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Wind-blown particulate transport: A review of computational fluid dynamics models

Andrea Lo Giudice Roberto Nuca Luigi Preziosi Nicolas Coste

*Corresponding author: Luigi Preziosi luigi.preziosi@polito.it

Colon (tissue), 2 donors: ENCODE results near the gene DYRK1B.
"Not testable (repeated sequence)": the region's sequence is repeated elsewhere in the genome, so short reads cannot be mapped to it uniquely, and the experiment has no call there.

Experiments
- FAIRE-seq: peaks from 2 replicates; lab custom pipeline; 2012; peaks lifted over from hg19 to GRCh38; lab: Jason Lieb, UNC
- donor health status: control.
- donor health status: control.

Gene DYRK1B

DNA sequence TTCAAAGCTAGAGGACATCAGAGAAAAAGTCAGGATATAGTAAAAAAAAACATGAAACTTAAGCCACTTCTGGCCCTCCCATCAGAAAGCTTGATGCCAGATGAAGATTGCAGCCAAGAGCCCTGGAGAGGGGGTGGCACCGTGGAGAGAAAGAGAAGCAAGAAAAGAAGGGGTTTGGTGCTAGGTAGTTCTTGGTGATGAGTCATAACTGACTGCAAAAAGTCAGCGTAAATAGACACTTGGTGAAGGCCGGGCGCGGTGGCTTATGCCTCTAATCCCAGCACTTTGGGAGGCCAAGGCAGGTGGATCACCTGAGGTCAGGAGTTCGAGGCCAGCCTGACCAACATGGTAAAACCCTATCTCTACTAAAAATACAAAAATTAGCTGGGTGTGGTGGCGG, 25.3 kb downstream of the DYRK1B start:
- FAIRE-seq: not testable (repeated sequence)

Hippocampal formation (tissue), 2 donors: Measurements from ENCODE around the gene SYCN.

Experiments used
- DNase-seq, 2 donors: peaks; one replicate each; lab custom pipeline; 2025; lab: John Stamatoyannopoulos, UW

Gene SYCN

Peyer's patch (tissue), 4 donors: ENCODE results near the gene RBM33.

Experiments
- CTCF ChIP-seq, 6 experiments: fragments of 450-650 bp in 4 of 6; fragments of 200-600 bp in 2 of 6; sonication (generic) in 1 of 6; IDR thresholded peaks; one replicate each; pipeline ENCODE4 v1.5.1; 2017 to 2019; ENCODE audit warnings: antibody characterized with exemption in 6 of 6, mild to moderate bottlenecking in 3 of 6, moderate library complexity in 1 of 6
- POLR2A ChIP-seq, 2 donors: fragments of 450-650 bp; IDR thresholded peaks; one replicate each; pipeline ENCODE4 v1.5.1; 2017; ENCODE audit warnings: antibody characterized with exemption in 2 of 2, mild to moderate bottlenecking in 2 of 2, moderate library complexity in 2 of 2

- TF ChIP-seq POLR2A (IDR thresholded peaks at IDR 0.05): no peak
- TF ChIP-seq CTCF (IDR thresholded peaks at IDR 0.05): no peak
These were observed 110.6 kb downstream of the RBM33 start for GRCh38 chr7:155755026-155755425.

The transport of particulate by wind constitutes a relevant phenomenon in environmental sciences and civil engineering, because erosion, transport and deposition of particulate can cause serious problems to human infrastructures. From a mathematical point of view, modeling procedure for this phenomenon requires handling the interaction between different constituents, the transfer of a constituent from the air to the ground and viceversa, and consequently the ground-surface interaction and evolution. Several approaches have been proposed in the literature, according to the specific particulate or application. We here review these contributions focusing in particular on the behavior of sand and snow, which almost share the same mathematical modeling issues, and point out existing links and analogies with wind driven rain. The final aim is then to classify and analyze the different mathematical and computational models in order to facilitate a comparison among them. A first classification of the proposed models can be done distinguishing whether the dispersed phase is treated using a continuous or a particle-based approach, a second one on the basis of the type of equations solved to obtain particulate density and velocity, a third one on the basis of the interaction model between the suspended particles and the transporting fluid.

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